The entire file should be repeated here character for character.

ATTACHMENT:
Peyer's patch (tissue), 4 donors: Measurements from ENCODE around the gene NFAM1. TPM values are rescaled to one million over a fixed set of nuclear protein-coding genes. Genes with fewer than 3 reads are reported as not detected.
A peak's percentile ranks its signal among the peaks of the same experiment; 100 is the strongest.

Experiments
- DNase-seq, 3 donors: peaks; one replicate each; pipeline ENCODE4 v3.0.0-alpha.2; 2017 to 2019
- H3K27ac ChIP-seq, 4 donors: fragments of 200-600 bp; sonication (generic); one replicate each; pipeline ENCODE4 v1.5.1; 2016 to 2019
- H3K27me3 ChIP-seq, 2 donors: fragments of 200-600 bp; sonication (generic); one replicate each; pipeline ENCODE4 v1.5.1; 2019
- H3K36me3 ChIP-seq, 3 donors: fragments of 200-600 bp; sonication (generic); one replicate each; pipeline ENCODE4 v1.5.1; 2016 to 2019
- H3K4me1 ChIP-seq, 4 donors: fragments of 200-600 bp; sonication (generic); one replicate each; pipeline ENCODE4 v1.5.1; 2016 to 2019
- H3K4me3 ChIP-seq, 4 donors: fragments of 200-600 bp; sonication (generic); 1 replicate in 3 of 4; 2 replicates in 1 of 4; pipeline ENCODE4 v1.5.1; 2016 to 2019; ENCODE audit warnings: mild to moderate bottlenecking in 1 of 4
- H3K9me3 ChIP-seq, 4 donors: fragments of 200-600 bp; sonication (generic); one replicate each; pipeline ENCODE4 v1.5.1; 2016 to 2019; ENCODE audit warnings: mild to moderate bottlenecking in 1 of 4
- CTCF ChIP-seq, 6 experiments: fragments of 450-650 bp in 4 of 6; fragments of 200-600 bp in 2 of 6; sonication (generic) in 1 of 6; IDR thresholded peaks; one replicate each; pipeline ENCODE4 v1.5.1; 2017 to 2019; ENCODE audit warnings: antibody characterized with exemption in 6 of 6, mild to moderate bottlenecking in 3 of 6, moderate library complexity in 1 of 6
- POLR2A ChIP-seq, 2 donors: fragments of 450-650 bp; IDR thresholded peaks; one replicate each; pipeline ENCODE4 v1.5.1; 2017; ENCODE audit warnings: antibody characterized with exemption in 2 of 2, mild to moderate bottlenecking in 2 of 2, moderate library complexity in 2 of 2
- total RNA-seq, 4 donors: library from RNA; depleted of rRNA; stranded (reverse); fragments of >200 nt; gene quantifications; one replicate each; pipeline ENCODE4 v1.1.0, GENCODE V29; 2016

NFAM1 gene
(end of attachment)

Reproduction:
Peyer's patch (tissue), 4 donors: Measurements from ENCODE around the gene NFAM1. TPM values are rescaled to one million over a fixed set of nuclear protein-coding genes. Genes with fewer than 3 reads are reported as not detected.
A peak's percentile ranks its signal among the peaks of the same experiment; 100 is the strongest.

Experiments
- DNase-seq, 3 donors: peaks; one replicate each; pipeline ENCODE4 v3.0.0-alpha.2; 2017 to 2019
- H3K27ac ChIP-seq, 4 donors: fragments of 200-600 bp; sonication (generic); one replicate each; pipeline ENCODE4 v1.5.1; 2016 to 2019
- H3K27me3 ChIP-seq, 2 donors: fragments of 200-600 bp; sonication (generic); one replicate each; pipeline ENCODE4 v1.5.1; 2019
- H3K36me3 ChIP-seq, 3 donors: fragments of 200-600 bp; sonication (generic); one replicate each; pipeline ENCODE4 v1.5.1; 2016 to 2019
- H3K4me1 ChIP-seq, 4 donors: fragments of 200-600 bp; sonication (generic); one replicate each; pipeline ENCODE4 v1.5.1; 2016 to 2019
- H3K4me3 ChIP-seq, 4 donors: fragments of 200-600 bp; sonication (generic); 1 replicate in 3 of 4; 2 replicates in 1 of 4; pipeline ENCODE4 v1.5.1; 2016 to 2019; ENCODE audit warnings: mild to moderate bottlenecking in 1 of 4
- H3K9me3 ChIP-seq, 4 donors: fragments of 200-600 bp; sonication (generic); one replicate each; pipeline ENCODE4 v1.5.1; 2016 to 2019; ENCODE audit warnings: mild to moderate bottlenecking in 1 of 4
- CTCF ChIP-seq, 6 experiments: fragments of 450-650 bp in 4 of 6; fragments of 200-600 bp in 2 of 6; sonication (generic) in 1 of 6; IDR thresholded peaks; one replicate each; pipeline ENCODE4 v1.5.1; 2017 to 2019; ENCODE audit warnings: antibody characterized with exemption in 6 of 6, mild to moderate bottlenecking in 3 of 6, moderate library complexity in 1 of 6
- POLR2A ChIP-seq, 2 donors: fragments of 450-650 bp; IDR thresholded peaks; one replicate each; pipeline ENCODE4 v1.5.1; 2017; ENCODE audit warnings: antibody characterized with exemption in 2 of 2, mild to moderate bottlenecking in 2 of 2, moderate library complexity in 2 of 2
- total RNA-seq, 4 donors: library from RNA; depleted of rRNA; stranded (reverse); fragments of >200 nt; gene quantifications; one replicate each; pipeline ENCODE4 v1.1.0, GENCODE V29; 2016

NFAM1 gene